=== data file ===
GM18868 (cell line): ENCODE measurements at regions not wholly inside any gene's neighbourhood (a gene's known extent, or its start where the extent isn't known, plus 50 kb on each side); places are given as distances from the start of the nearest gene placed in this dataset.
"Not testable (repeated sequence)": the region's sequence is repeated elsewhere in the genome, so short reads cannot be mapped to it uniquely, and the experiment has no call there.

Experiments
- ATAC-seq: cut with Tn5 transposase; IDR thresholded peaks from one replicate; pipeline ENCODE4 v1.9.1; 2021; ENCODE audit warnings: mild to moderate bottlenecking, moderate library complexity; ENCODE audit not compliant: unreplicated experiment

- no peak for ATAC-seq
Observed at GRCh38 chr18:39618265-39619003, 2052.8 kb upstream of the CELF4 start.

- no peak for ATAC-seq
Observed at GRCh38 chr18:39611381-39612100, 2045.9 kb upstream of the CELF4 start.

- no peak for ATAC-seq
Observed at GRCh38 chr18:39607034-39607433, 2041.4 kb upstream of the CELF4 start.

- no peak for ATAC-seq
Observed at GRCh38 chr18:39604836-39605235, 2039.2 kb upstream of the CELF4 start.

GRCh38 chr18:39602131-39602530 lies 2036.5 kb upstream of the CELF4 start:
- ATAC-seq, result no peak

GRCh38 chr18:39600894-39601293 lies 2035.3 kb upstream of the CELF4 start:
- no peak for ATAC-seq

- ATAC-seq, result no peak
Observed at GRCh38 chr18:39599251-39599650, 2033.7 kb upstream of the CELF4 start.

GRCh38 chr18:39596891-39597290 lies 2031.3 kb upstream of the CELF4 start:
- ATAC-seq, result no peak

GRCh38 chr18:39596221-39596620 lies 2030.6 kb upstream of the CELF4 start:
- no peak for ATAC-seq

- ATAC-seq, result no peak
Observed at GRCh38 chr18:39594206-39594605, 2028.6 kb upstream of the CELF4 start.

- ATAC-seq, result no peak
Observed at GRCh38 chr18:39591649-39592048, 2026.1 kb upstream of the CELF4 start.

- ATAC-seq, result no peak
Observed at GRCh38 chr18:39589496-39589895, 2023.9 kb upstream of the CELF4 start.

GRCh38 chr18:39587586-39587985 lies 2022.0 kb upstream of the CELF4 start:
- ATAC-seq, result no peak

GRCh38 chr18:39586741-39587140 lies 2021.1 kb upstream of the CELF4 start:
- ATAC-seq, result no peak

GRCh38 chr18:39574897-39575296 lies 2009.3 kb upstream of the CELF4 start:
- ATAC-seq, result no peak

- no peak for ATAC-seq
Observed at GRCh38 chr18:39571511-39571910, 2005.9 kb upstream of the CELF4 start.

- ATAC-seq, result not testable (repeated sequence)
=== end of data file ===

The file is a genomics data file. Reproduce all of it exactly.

GM18868 (cell line): ENCODE measurements at regions not wholly inside any gene's neighbourhood (a gene's known extent, or its start where the extent isn't known, plus 50 kb on each side); places are given as distances from the start of the nearest gene placed in this dataset.
"Not testable (repeated sequence)": the region's sequence is repeated elsewhere in the genome, so short reads cannot be mapped to it uniquely, and the experiment has no call there.

Experiments
- ATAC-seq: cut with Tn5 transposase; IDR thresholded peaks from one replicate; pipeline ENCODE4 v1.9.1; 2021; ENCODE audit warnings: mild to moderate bottlenecking, moderate library complexity; ENCODE audit not compliant: unreplicated experiment

- no peak for ATAC-seq
Observed at GRCh38 chr18:39618265-39619003, 2052.8 kb upstream of the CELF4 start.

- no peak for ATAC-seq
Observed at GRCh38 chr18:39611381-39612100, 2045.9 kb upstream of the CELF4 start.

- no peak for ATAC-seq
Observed at GRCh38 chr18:39607034-39607433, 2041.4 kb upstream of the CELF4 start.

- no peak for ATAC-seq
Observed at GRCh38 chr18:39604836-39605235, 2039.2 kb upstream of the CELF4 start.

GRCh38 chr18:39602131-39602530 lies 2036.5 kb upstream of the CELF4 start:
- ATAC-seq, result no peak

GRCh38 chr18:39600894-39601293 lies 2035.3 kb upstream of the CELF4 start:
- no peak for ATAC-seq

- ATAC-seq, result no peak
Observed at GRCh38 chr18:39599251-39599650, 2033.7 kb upstream of the CELF4 start.

GRCh38 chr18:39596891-39597290 lies 2031.3 kb upstream of the CELF4 start:
- ATAC-seq, result no peak

GRCh38 chr18:39596221-39596620 lies 2030.6 kb upstream of the CELF4 start:
- no peak for ATAC-seq

- ATAC-seq, result no peak
Observed at GRCh38 chr18:39594206-39594605, 2028.6 kb upstream of the CELF4 start.

- ATAC-seq, result no peak
Observed at GRCh38 chr18:39591649-39592048, 2026.1 kb upstream of the CELF4 start.

- ATAC-seq, result no peak
Observed at GRCh38 chr18:39589496-39589895, 2023.9 kb upstream of the CELF4 start.

GRCh38 chr18:39587586-39587985 lies 2022.0 kb upstream of the CELF4 start:
- ATAC-seq, result no peak

GRCh38 chr18:39586741-39587140 lies 2021.1 kb upstream of the CELF4 start:
- ATAC-seq, result no peak

GRCh38 chr18:39574897-39575296 lies 2009.3 kb upstream of the CELF4 start:
- ATAC-seq, result no peak

- no peak for ATAC-seq
Observed at GRCh38 chr18:39571511-39571910, 2005.9 kb upstream of the CELF4 start.

- ATAC-seq, result not testable (repeated sequence)